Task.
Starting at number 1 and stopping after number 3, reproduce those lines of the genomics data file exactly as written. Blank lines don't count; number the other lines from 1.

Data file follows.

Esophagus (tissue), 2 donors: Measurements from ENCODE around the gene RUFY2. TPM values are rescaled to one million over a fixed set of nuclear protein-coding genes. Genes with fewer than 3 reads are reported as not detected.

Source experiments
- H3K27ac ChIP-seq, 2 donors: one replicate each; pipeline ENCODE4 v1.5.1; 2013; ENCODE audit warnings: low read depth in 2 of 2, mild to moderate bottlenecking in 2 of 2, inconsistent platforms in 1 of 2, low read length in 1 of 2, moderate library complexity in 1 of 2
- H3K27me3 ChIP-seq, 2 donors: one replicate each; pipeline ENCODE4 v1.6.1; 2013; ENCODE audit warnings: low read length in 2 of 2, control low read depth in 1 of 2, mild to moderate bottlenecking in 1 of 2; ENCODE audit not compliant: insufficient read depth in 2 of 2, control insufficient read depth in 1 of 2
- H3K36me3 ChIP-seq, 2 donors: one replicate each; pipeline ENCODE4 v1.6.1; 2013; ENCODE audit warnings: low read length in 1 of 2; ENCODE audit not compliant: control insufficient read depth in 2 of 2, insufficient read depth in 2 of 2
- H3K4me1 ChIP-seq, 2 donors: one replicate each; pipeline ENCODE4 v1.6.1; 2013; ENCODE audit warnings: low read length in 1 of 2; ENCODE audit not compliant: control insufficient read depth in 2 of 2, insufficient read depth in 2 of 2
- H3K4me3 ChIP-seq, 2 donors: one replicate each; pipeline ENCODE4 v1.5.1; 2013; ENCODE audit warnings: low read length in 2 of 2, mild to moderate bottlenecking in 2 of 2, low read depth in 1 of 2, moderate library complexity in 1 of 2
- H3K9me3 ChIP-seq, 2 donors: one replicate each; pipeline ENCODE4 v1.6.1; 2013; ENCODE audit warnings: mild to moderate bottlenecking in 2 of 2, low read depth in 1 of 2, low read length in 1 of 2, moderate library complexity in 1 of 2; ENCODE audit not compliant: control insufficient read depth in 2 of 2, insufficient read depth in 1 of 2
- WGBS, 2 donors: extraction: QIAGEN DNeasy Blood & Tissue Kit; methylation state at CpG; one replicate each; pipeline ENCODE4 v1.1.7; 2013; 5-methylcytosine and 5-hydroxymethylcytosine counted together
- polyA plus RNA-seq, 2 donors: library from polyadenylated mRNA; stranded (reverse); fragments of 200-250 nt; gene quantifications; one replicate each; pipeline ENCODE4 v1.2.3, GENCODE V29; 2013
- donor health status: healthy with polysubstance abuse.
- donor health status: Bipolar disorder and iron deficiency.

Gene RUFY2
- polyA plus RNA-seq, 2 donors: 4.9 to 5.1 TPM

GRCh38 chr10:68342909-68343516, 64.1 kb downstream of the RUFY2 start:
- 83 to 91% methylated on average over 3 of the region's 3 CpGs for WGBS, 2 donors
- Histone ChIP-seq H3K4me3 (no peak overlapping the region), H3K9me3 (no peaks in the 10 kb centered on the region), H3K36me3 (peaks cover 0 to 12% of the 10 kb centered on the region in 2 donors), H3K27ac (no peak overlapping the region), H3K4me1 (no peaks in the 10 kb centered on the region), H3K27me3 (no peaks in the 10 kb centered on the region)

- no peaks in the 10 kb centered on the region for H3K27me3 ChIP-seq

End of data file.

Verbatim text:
Esophagus (tissue), 2 donors: Measurements from ENCODE around the gene RUFY2. TPM values are rescaled to one million over a fixed set of nuclear protein-coding genes. Genes with fewer than 3 reads are reported as not detected.

Source experiments
- H3K27ac ChIP-seq, 2 donors: one replicate each; pipeline ENCODE4 v1.5.1; 2013; ENCODE audit warnings: low read depth in 2 of 2, mild to moderate bottlenecking in 2 of 2, inconsistent platforms in 1 of 2, low read length in 1 of 2, moderate library complexity in 1 of 2